Converging Technologies, Shifting Boundaries Content Type Journal Article Pages 213-216 DOI 10.1007/s11569-009-0075-x Authors Tsjalling Swierstra, University of Twente Enschede Netherlands Marianne Boenink, University of Twente Enschede Netherlands B. Walhout, Rathenau Institute The Hague Netherlands R. Van Est, Rathenau Institute The Hague Netherlands Journal NanoEthics Online ISSN 1871-4765 Print ISSN 1871-4757 Journal Volume Volume 3 Journal Issue Volume 3, Number 3.
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  10.  1
    Artificial Gametes: Perspectives of Geneticists, Ethicists and Representatives of Potential Users.Guido de Wert, Sjoerd Repping, Tsjalling Swierstra, Wybo Dondorp & Daniela Cutas - 2014 - Medicine, Health Care and Philosophy 17 (3):339-345.
    Several threads of research towards developing artificial gametes are ongoing in a number of research labs worldwide. The development of a technology that could generate gametes in vitro has significant potential for human reproduction, and raises a lot of interest, as evidenced by the frequent and extensive media coverage of research in this area. We have asked researchers involved in work with artificial gametes, ethicists, and representatives of potential user groups, how they envisioned the use of artificial gametes in human (...)
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  11.  1
    Dealing with In/Dependence: Doctoring in Physical Rehabilitation Practice.Tsjalling Swierstra, Annemarie Mol & Rita Struhkamp - 2009 - Science, Technology, and Human Values 34 (1):55-76.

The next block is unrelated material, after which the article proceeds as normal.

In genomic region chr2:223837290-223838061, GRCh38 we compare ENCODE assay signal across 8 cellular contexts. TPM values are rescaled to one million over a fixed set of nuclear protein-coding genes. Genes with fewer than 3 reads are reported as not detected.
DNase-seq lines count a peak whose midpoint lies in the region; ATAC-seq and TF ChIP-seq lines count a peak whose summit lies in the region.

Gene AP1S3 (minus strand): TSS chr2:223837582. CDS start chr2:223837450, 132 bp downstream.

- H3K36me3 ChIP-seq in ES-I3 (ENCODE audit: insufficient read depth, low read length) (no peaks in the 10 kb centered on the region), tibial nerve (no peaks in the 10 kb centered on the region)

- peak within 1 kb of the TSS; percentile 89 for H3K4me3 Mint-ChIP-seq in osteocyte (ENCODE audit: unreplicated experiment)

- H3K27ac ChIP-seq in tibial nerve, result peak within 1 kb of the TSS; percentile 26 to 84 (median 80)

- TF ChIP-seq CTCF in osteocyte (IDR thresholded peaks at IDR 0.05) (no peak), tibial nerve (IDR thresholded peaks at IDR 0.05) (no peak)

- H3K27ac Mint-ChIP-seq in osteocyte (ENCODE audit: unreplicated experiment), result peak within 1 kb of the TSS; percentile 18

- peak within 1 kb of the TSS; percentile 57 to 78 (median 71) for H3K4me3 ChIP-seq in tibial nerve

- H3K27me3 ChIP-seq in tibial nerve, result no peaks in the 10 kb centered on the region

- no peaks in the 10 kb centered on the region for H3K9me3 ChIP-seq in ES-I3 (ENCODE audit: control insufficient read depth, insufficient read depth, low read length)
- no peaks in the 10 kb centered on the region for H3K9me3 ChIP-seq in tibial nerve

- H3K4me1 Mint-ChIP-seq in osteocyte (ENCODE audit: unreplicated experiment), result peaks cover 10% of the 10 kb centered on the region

By now, the laboratory tradition, crafting transportable knowledge that allows for comparison, has been amply studied. However, other knowledge traditions, notably that of the clinic, deserve further articulation. The authors contribute to this by unraveling some specificities of rehabilitation practice. How do laboratory and clinical traditions in rehabilitation relate to independence? The first seeks to quantify people's independence; the latter attends to qualitatively different ways of being independent. While measuring independence is a matter of aggregating scores on a priori established (...)
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  12.  3
    Reframing and Articulating Socio-Scientific Classroom Discourses on Genetic Testing From an STS Perspective.Dirk Jan Boerwinkel, Tsjalling Swierstra & Arend Jan Waarlo - 2014 - Science & Education 23 (2):485-507.
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  13.  16
    Pragmatism in Progress: A Reply to Radder, Colapietro and Pitt.Jozef Keulartz, Michiel Korthals, Maartje Schermer & Tsjalling Swierstra - 2004 - Techné: Research in Philosophy and Technology 7 (3):39-49.